AN (1): Well... the semester is over! My classes went well, so I've finally allowed myself to be in the holiday mood. Which translates into this fic, which is probably the fluffiest thing I've ever written, ever, but it's Christmas!Ron talking about Hermione, so what other option did I have? (although it's still full of some good angst. This is me, after all. Who am I kidding?) :) Anyways, props go partly to my wonderful little sister for this idea. I hope you enjoy! And... Reviews are better than presents... ;)
AN (2): Recommended listening: "My Dear Acquaintance" by Regina Spektor.
The Night Before Christmas
Your heart just breaks, that's all. But you can't judge, or point fingers. You just have to be lucky enough to find someone who appreciates you.
— Audrey Hepburn
You take her hand after dinner, your shy smile growing when her smirk conveys innocence and the startling capacity for dirty sex all at once.
You go sit by the fire, and you just listen as she outlines the schedule for her upcoming NEWTs, as Percy talks about the upcoming opening of jobs at the Ministry.
George is quiet - it's the first holiday without Fred - and it hits you in the chest like fingers around your heart.
But then it's late and she's fallen asleep on your shoulder, a puddle of curls and your softest old jumper and sinewy limbs, bird bones (and she melts into you, and isn't that what you've always wanted?). People head off to their various rooms a few at a time, your mother trudges to the kitchen. Your father stands last, with a happy, aching smile.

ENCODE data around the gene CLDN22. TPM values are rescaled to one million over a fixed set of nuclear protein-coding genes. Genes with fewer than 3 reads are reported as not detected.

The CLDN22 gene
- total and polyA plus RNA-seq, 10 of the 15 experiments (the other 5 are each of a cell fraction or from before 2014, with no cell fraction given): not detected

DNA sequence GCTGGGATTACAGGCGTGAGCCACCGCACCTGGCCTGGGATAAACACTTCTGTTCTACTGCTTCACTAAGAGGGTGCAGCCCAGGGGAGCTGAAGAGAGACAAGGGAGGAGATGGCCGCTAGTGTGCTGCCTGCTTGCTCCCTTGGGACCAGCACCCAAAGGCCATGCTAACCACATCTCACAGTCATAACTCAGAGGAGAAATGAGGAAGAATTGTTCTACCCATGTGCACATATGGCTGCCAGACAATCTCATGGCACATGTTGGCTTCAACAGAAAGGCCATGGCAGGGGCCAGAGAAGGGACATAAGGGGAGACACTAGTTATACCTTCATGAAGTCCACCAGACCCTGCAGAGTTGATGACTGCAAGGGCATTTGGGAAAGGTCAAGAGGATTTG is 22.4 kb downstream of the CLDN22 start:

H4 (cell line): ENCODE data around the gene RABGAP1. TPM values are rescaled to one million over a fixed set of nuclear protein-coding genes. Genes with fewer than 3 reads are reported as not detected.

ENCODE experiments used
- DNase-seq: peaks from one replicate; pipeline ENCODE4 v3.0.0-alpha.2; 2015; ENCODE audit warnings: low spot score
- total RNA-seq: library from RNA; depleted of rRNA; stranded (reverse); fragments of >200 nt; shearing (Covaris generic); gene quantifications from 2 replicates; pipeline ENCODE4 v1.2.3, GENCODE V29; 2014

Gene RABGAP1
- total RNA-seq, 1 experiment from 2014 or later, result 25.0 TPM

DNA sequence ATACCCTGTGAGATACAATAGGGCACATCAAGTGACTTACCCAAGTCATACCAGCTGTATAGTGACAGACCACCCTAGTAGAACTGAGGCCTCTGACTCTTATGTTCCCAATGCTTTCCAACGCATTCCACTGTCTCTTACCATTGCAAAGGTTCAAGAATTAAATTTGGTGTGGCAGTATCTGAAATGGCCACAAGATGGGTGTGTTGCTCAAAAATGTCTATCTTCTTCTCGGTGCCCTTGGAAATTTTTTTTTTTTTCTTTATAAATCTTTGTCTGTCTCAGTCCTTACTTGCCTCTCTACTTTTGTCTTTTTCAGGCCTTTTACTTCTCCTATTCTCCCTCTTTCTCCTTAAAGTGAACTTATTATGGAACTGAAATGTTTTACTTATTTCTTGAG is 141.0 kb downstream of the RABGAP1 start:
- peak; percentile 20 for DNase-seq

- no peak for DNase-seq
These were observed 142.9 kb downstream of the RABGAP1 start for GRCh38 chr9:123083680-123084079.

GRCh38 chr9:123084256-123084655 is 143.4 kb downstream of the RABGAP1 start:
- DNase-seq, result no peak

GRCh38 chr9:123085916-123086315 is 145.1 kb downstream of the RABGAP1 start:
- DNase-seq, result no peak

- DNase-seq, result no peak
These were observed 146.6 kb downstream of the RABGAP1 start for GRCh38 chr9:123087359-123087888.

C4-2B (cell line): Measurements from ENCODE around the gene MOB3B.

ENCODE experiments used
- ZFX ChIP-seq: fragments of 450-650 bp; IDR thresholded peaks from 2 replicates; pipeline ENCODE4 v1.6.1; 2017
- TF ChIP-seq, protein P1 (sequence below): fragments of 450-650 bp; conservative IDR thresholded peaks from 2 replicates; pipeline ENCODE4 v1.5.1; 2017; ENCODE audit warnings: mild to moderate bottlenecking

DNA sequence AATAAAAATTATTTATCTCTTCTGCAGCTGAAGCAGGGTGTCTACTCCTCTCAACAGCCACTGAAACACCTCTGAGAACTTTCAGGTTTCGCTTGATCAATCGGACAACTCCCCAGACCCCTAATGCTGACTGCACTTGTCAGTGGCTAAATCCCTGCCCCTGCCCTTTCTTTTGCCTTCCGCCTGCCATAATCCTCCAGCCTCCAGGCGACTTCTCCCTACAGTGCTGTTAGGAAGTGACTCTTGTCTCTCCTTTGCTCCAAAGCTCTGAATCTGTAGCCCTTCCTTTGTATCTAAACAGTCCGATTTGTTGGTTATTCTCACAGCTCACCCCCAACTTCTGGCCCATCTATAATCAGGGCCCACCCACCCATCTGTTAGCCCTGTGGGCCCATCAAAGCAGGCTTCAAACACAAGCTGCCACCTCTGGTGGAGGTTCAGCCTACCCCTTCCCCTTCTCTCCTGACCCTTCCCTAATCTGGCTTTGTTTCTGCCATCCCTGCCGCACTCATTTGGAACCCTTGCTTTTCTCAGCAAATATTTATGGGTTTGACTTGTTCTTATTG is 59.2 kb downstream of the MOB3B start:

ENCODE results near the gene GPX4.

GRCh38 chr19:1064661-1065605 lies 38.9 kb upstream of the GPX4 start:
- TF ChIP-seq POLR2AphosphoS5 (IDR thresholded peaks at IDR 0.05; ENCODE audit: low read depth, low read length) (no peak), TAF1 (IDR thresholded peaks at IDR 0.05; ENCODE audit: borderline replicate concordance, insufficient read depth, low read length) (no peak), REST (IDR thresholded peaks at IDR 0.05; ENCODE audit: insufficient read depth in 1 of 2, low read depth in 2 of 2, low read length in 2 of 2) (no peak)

"You should take her to bed," he says, and you nod gently.
"I don't want to wake her up."
Your father, he understands. He knows. She'd been tortured and so had you, in a very real way, and this is the first holiday for you after that too. So he nods, gently, and squeezes your shoulder once.
"You're so good for her," he tells you softly, gruffly, but it's perfect and true and for once you believe him with your whole heart, because she doesn't have nightmares anymore when she's asleep with you, and her still-small, still-young (and Merlin, it's a blessing, a miracle) features are dreaming.
You swallow the lump in your throat and pick her up in your arms, and it's so similar at once that you want to put her down because no one needs to think of that ever again, but then your father smiles and you smile back because it's now.
You kiss her forehead and she smiles in her sleep.
"Happy Christmas," you tell her, and it's then you realize it's your first one in a very long time.
She reads to Victorie about a lion named Aslan, and boys named Edmond and Peter and girls named Susan and Lucy, and about winter, and Victorie is only two so you're slightly (absolutely) sure she doesn't understand, but her big blue eyes stare up at Hermione with such reverence that you're sure neither of you really care about the story at all.
You can't look away from the little, blond child curled in your girlfriend's arms in front of the warm fire on Christmas evening, after dinner. She reads and Victorie giggles and leans her head back against the small crook between her breasts (that same place that so subtly houses a scar, one that she's still not so sure about), but then Hermione smiles up at you, lightly, quickly, and your heart stops and starts all over again (in the good way, because it always has and now you're just certain why).